The Israelites got several chances to learn about this, when God miraculously provided them with food and water in the desert.  How was it possible, after seeing such miraculous things, that they still didn't trust God, and refused to go into the Promised Land with Him? 

I was reading Isaiah 48 and Psalms 49 earlier today and I believe I got an answer to that question from these two, seemingly-discordant chapters.   At the end of Isaiah 48 we read,  "They did not thirst when He led them through the deserts; He made water flow for them from the rock; He split the rock and water gushed out.  'There is no peace,' says the Lord, 'for the wicked,'" (Isaiah 48: 21, 22 NIV).  They saw this miraculous provision, and yet they still didn't know peace?  I believe that the Israelites did not feel peace because they still insisted that they had gotten their miracles by demanding them of God; in essence, by sheer force of will or of numbers, they had somehow intimidated God into giving them what they wanted.  Viewed from that perspective, a miracle was nothing but a cause for worry, because they wondered if they were going to be able to force God's hand the next time.  They didn't know peace because they didn't trust anyone else's way of reading the signs they had been given.  They didn't trust their Navigator.

Psalm 49 speaks of the frailty of mankind, and how they cannot save themselves, even with great riches, from the clutches of death in the end.  Verse 13 says, "This is the fate of those who trust in themselves, and of their followers, who approve their sayings."  This is something even the Israelites knew.  They believed that they had fended off death for another day or week or month, by rattling food and water from the hand of God, but they knew that ultimately there was nothing they could do to protect their frail bodies. This is another reason why they didn't feel peace in the desert.  They did not have any hope for their future.

The Psalmist did, and he wrote, "But God will redeem my life from the grave; He will surely take me to Himself," (Psalm 49: 15 NIV).  He believed that the same God who sustained him in life would take care of Him in death.  He didn't believe he could save himself, not from hunger and thirst, or even from the grave!  Instead, he believed that God not only had that power, above all human ability, but also that God was going to use that power to help him.  Because of that, he had the peace, and the confidence, to write that "[God] will surely take me to Himself"!  Aha!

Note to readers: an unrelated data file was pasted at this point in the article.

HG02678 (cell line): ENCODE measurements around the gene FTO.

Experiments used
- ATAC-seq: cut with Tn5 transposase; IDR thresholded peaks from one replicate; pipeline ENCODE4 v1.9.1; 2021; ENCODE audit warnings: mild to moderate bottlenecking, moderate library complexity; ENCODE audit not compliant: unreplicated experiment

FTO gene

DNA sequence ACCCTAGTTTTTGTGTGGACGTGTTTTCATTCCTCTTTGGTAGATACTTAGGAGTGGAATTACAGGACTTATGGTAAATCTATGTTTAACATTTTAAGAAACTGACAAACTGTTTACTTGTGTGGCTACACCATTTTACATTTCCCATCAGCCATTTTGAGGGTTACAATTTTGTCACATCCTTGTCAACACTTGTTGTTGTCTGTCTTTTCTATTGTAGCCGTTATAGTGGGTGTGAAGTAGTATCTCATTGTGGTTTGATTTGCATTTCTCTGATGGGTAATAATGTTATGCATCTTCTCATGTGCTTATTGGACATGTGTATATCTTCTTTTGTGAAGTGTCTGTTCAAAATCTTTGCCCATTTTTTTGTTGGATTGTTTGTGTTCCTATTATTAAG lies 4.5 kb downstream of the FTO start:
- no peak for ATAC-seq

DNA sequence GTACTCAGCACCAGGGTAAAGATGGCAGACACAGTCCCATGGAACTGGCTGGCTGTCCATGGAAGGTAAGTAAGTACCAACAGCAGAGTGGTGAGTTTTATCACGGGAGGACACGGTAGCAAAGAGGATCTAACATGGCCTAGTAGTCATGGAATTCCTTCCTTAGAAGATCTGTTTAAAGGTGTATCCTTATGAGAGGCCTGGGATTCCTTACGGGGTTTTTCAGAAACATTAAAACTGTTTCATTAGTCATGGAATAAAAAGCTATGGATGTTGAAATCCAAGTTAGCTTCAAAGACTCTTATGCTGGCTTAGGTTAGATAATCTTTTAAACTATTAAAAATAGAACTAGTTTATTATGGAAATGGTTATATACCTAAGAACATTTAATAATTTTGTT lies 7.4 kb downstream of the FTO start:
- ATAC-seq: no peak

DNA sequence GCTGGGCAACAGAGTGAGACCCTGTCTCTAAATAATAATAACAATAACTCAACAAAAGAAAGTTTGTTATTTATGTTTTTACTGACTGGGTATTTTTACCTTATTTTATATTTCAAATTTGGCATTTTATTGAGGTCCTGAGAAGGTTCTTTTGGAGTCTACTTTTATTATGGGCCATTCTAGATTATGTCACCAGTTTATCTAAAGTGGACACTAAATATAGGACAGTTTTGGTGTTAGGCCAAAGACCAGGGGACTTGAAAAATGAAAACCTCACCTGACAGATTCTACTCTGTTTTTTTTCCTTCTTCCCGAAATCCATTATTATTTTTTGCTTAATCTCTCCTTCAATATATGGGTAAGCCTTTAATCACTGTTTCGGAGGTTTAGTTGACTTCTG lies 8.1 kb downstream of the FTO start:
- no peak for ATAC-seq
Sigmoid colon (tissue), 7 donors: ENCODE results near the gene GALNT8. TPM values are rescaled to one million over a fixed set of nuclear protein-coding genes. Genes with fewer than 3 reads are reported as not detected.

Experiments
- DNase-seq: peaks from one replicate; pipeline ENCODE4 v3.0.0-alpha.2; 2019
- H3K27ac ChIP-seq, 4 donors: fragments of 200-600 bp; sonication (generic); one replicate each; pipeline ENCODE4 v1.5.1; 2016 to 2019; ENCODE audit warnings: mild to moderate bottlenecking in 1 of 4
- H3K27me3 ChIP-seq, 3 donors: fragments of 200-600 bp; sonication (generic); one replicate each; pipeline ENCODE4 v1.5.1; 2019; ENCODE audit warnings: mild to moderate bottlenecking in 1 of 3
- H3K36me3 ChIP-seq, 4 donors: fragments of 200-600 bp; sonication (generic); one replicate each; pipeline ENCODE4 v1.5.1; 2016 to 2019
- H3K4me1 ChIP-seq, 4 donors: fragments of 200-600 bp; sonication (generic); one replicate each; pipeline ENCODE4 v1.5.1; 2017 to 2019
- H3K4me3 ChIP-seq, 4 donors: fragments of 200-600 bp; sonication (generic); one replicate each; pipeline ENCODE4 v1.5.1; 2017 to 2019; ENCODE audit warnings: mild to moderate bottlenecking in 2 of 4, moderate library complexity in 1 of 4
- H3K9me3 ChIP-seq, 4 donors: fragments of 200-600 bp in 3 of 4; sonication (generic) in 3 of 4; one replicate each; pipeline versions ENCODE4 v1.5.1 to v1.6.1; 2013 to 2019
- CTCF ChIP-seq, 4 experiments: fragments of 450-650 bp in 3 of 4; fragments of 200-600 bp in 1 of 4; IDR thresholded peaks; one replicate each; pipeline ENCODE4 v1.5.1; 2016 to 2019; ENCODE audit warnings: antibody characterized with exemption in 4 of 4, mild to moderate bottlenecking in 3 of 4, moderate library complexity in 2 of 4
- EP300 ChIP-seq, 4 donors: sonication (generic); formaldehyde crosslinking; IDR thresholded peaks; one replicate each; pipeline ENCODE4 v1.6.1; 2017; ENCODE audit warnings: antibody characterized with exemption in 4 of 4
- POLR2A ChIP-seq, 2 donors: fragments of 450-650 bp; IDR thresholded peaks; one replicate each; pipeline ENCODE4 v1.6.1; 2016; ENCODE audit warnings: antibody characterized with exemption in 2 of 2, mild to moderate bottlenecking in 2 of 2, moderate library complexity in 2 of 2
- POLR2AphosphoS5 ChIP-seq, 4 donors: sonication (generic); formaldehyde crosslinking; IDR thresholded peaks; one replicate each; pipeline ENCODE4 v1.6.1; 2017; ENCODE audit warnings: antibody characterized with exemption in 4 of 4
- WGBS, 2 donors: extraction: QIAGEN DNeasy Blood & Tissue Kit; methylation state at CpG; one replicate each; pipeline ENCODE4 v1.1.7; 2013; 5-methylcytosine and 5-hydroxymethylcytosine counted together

If we want peace in the middle of the desert trials of this life, we've got to follow the Psalmist's example.  It boils down to a trust in God that doesn't need to see the end before we are ready to follow Him.  We cannot go on believing that we have taken what we have from God; this is wickedness that leads to disappointment and fear that we won't survive the next time we need to hear from God.  Our own understanding ultimately fails to direct us to a safe and peaceful path, as the Israelites discovered.  They went their own way, grumbling and restless the whole way, and didn't even arrive at their destination.

When we trust God, it is like knowing that a friend has gone ahead of us into the uncharted wilderness, and we are following His map.  We haven't seen our destination, or anywhere along the way, but we have peace that we are going to get there, because He is guiding us.  Isn't that the better way?


Shannon said...

Thanks for the reminder! At every stage of life there are new challenges and uncharted territory, but we have a Leader who has been through it all before (Hebrews 4:15), who always works for our good (Romans 8:28), and who is completely trustworthy and ever faithful (Psalm 37:25). All we must do is accept His leadership.